I’ve also failed to see any powerful visual art come out of the anti-vax movement commensurate with what socially conscious artists of the 1960s and 70s brought us — people like Robert Irwin, Robert Rauschenberg, Gladys Nilsson, Judy Chicago, and the Mono Ha artists of Japan — in response to epochal societal change. The “Freedom Convoy” wasn’t even a genuine homegrown Canadian protest; as reported in The Washington Post, significant funding to keep the protests afloat flowed from affluent, largely Republican enclaves in the United States, doing their parts to propagate culture wars, a tried-and-true G.O.P. strategy to divide and conquer.

I want to interject something more personal here. With the possible exceptions of Zorro and the Lone Ranger, no one particularly enjoyed wearing a mask, and no one is rooting for a new variant that drives us back to doing so. Also, for someone like myself who enjoys handshakes and hugs, social distancing sucks. Being ordered by your employer to get a new vaccine or face termination is probably a bummer for a lot of people, too, although it beats the hell out of being intubated. I understand that all this tweaks people’s hot buttons and sense of autonomy. But this crisis called on us to be team players, not lone wolves. Right now, and with the contrast of Putin’s violence and repression fresh on our screens, we see what it really looks like when a free people’s autonomy is impinged upon. It doesn’t look like being “coerced” into donning a mask in a supermarket; it looks like shrapnel in the side of your skull.

 

We’ve trudged through this Covid crucible together, whatever our response, and none of us by choice — the inconvenience and isolation, the putting-on-hold of our lives, to say nothing of those who actually caught Covid, became gravely ill, or lost loved ones. Many of us, myself included, have had close friendships or family connections compromised by disagreements about masks and vaccines. It’s sad, and who knows whether with time such psychic wounds will heal, if with memorializing scars.

 

My general guidepost for getting along with fellow earthlings is that if you care about someone, you can agree to disagree. I think you can still be good friends with folks who have different ideas about thorny issues — even abortion, gun control, and the death penalty — as long as conversations keep to respectable volumes and nobody gets personal. But agreeing to disagree was a dying art whose death Covid hastened. People have grown ever fonder of drawing lines in the sand and defending their positions with all the hot air and vitriol they can muster. The ideal of civilized discourse has acquired the patina of an antique, if not an encrustation of barnacles. Decades of divisive talk radio and cable spar-fests have goaded the already boisterous American character into ever-increasing stridence, righteousness, and outright belligerence.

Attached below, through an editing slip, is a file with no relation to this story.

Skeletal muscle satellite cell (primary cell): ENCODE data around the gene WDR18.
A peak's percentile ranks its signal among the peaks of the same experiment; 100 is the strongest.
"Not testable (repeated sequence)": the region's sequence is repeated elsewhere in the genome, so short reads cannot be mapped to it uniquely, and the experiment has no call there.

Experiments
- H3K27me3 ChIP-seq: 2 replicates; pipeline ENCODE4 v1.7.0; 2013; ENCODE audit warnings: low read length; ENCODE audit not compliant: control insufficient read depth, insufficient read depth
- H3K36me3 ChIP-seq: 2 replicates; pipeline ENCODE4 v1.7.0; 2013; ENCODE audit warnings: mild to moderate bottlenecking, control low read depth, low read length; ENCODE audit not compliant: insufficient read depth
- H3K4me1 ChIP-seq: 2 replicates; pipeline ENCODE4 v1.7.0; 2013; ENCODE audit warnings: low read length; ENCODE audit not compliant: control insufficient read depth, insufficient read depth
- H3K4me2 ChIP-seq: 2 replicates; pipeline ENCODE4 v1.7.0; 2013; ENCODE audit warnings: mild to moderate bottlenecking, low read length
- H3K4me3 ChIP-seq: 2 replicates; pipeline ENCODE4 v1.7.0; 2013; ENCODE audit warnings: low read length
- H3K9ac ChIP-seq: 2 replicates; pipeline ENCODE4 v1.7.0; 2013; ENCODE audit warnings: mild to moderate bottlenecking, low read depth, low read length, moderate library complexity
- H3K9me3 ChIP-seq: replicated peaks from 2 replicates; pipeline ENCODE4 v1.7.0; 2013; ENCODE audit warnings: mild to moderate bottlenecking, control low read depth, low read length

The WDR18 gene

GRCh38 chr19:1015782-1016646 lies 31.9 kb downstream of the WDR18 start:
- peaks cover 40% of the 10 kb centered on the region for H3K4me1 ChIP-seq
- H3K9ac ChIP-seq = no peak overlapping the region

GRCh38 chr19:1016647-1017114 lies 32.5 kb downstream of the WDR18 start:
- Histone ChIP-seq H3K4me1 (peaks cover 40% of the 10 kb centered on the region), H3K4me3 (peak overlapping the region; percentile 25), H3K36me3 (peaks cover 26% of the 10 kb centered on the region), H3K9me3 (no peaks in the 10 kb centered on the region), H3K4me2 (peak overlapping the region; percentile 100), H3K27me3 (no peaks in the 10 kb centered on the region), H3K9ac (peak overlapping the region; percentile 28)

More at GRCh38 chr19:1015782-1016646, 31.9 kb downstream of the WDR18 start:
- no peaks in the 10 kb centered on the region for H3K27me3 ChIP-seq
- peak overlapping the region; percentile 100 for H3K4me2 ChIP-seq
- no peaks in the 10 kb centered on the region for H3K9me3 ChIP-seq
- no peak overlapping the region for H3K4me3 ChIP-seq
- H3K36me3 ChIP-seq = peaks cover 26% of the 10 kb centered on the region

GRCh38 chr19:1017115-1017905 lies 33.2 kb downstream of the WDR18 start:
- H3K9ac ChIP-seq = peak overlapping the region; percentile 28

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The Covid mask of Zorro and The Lone Ranger

There is another reason it’s been nearly impossible to agree to disagree about Covid: the life-or-death nature of the virus itself. Whether you recognize that vaccines, social distancing, and masks save lives, or you cling to the conspiracy theories that vaccines, not viruses, are the real danger, it’s hard to be neutral toward someone you believe is putting your health at risk. Radical-individualist mantras like “Laissez-nous faire” and “Don’t tread on me” don’t hold up when the viral enemy is so small that 500 million of them could fit on the head of a pin. You cannot invoke a prohibition against prior restraint when somebody’s spewing their huge viral load in your face. Pandemics remind us of John Donne’s contention that “No man is an island entire of itself,” especially in our era of jet travel, when a variant born in India or South Africa will fly on the feet of Mercury to our own neighborhood. Prohibitionist John B. Finch’s chestnut, “Your right to swing your fist ends where my nose begins,” might now be reimagined as “Your right to disregard science ends where my lungs begin.” Regrettably, perhaps irretrievably, our national spirit of cooperation toward a common good has been coopted by zero-sum-gamers.